- Inspect the reconstituted solution for discoloration and particulate matter. The reconstituted solution should appear clear and colorless. Do not use if the reconstituted solution is discolored, is cloudy, or contains visible particulates.
- If needed, store the reconstituted APHEXDA solution refrigerated at 2°C to 8°C (36°F to 46°F) or at room temperature at 20°C to 25°C (68°F to 77°F) for up to 24 hours protected from light.
- Withdraw the required injection volume of APHEXDA from the vial(s) into an appropriately sized syringe.
- Each injection volume should not exceed 2 mL. Divide doses requiring greater than 2 mL into multiple syringes to allow different injection sites.
- Administer injection into the abdomen, the back or side of the upper arms, or the thighs. Rotate injection sites. An injection should never be given into scar tissue or areas that are reddened, inflamed, or swollen. If injecting into the abdomen, avoid a 5 cm diameter circle around the navel. If more than one injection is needed for a single dose of APHEXDA, the injection sites should be at least 2 cm apart from previous injection locations. Discard unused portion of the drug.
- Monitor patients for one hour after administration [see WARNINGS AND PRECAUTIONS].
Dosage Forms And Strengths
For injection: 62 mg as a white to off-white lyophilized powder in a single-dose vial for reconstitution.
Storage And Handling
APHEXDA (motixafortide) for injection is supplied as a white to off-white lyophilized powder in a single-dose vial for reconstitution. Each vial delivers 62 mg motixafortide free base.
NDC 82737-073-01 (Carton containing one vial)
Store at 2°C to 8°C (36°F to 46°F) in original carton to protect from light.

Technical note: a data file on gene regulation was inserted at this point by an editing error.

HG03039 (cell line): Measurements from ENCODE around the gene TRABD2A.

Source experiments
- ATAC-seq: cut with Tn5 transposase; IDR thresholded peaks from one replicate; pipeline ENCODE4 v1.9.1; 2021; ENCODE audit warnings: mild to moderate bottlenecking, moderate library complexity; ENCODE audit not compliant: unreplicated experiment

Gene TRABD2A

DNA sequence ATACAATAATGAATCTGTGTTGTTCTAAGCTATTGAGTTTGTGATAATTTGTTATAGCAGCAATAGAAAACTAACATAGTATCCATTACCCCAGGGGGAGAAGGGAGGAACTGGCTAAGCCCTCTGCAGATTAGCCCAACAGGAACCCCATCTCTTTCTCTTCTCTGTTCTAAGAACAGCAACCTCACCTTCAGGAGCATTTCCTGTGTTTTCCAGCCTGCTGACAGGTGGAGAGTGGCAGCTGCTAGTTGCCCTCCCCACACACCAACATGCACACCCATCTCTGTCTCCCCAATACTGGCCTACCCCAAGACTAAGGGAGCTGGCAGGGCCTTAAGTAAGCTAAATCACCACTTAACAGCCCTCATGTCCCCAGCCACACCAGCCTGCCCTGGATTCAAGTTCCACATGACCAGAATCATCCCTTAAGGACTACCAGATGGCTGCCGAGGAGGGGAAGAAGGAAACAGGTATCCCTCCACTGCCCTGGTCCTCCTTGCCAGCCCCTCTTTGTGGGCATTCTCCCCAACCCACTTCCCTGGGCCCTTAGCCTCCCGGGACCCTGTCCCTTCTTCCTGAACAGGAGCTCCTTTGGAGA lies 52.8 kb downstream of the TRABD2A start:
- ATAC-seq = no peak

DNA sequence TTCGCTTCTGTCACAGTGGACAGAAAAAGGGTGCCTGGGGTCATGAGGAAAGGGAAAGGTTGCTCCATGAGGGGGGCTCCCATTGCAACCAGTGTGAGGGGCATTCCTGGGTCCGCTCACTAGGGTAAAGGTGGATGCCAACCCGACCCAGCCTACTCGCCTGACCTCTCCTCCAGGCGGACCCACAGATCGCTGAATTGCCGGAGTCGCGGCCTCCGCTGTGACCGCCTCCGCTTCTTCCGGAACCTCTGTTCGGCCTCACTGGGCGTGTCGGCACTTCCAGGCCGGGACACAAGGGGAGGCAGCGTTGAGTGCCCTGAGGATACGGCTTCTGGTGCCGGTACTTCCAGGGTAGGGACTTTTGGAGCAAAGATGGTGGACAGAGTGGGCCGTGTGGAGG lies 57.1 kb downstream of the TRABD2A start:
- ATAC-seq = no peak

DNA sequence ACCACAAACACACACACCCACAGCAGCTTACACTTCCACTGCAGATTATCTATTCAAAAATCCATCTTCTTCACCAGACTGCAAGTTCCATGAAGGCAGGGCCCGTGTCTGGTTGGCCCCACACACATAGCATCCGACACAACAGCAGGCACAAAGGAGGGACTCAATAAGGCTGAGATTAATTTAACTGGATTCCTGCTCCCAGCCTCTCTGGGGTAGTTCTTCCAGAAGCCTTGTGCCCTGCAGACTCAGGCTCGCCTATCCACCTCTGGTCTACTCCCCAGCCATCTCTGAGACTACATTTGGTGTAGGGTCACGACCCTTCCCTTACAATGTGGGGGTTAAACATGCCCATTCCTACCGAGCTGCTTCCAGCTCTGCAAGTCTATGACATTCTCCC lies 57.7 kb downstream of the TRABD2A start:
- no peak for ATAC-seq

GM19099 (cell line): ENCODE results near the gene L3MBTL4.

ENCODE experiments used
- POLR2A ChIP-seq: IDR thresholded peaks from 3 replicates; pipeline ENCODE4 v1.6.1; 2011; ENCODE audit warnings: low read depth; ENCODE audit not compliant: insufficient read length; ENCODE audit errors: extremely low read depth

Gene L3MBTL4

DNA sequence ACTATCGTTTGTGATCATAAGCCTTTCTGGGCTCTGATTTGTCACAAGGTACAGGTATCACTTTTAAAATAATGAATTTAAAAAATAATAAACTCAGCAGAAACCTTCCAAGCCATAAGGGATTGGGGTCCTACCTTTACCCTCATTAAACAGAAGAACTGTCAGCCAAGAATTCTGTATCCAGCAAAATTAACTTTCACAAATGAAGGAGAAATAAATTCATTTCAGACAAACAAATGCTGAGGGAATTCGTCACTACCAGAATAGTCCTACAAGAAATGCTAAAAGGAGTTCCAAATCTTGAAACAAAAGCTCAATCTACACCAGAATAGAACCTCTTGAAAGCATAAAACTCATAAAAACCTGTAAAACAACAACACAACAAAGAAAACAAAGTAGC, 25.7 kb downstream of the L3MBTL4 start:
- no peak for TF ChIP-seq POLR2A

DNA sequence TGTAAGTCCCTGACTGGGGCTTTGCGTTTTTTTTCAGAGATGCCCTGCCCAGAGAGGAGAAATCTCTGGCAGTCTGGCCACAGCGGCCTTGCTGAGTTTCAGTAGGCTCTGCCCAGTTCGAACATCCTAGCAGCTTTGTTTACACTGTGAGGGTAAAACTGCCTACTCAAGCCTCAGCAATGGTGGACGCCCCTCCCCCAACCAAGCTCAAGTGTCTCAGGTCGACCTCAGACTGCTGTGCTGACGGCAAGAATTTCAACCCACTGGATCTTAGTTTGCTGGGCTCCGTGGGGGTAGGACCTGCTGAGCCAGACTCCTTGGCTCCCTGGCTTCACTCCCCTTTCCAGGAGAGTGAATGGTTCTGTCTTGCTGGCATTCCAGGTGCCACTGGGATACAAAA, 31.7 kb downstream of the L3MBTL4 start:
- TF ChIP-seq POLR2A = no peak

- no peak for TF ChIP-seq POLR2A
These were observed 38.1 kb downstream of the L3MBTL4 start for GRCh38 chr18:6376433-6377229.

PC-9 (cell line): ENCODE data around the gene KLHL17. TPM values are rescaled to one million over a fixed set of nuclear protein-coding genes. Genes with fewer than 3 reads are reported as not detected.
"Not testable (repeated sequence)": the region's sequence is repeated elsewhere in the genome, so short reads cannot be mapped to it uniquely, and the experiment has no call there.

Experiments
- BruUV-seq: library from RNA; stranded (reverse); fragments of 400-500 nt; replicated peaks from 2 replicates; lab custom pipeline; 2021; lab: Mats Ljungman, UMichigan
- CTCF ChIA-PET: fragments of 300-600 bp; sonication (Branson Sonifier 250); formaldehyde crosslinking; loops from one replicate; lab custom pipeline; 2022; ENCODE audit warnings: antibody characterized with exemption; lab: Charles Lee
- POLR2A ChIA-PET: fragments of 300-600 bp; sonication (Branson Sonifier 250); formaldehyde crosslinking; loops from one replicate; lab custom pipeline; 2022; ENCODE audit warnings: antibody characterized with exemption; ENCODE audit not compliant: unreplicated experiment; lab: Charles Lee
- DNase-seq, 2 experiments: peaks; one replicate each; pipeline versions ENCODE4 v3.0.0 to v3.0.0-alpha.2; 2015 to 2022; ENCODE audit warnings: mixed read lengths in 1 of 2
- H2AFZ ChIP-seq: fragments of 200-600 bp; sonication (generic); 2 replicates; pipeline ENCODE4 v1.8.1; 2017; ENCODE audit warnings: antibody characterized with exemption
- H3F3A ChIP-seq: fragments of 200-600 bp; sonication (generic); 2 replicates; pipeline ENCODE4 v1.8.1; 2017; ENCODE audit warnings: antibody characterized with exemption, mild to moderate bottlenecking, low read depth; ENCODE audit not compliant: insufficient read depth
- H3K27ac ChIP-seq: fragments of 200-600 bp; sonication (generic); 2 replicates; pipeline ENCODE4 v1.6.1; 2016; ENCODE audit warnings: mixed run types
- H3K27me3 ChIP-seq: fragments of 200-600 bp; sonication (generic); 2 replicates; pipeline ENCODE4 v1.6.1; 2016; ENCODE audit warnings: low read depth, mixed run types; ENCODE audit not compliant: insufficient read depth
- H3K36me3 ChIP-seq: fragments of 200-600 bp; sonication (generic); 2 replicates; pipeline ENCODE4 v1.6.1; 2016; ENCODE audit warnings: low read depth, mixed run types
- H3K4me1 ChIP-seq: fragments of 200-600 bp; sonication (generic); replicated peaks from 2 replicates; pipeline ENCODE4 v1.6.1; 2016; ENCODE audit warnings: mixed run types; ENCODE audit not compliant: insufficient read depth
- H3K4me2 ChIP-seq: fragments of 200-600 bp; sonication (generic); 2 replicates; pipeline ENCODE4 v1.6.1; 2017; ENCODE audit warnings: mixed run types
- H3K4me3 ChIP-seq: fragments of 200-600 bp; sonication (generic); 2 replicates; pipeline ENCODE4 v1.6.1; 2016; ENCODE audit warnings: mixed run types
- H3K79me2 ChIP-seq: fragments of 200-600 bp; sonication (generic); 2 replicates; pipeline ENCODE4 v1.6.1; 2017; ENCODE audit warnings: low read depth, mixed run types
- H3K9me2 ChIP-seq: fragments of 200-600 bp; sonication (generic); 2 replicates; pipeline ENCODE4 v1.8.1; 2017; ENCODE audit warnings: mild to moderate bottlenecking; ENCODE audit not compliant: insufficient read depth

- Discard prepared reconstituted solution after 24 hours storage under refrigeration 2°C to 8°C (36°F to 46°F) or at room temperature 20°C to 25°C (68°F to 77°F) protected from light.
Manufactured for: BioLineRx Ltd™ Modi’in, Israel. Revised: Sep 2023.
The following clinically significant adverse reactions are discussed in other sections of the labeling:
- Anaphylactic Shock and Hypersensitivity Reactions [see WARNINGS AND PRECAUTIONS]
- Injection Site Reactions [see WARNINGS AND PRECAUTIONS]
- Potential for Tumor Cell Mobilization in Patients in Leukemia [see WARNINGS AND PRECAUTIONS]
- Leukocytosis [see WARNINGS AND PRECAUTIONS]
- Potential for Tumor Cell Mobilization [see WARNINGS AND PRECAUTIONS]
Clinical Trials Experience
Because clinical trials are conducted under widely varying conditions, adverse reaction rates observed in the clinical trials of a drug cannot be directly compared to rates in the clinical trials of another drug and may not reflect the rates observed in practice.
The safety of APHEXDA was evaluated in the GENESIS study based on data from 92 patients with multiple myeloma who received at least one dose of APHEXDA 1.25 mg/kg subcutaneously and filgrastim and 42 patients who received placebo and filgrastim for mobilization of hematopoietic stem cells for collection and apheresis [see Clinical Studies]. The premedication regimen changed during the conduct of the trial as evidence of hypersensitivity reactions was noted. Of the 92 patients who received at least one dose of APHEXDA, 14 patients received the triple-drug premedication regimen and 78 did not receive the triple-drug premedication regimen (either received no premedication or another premedication regimen).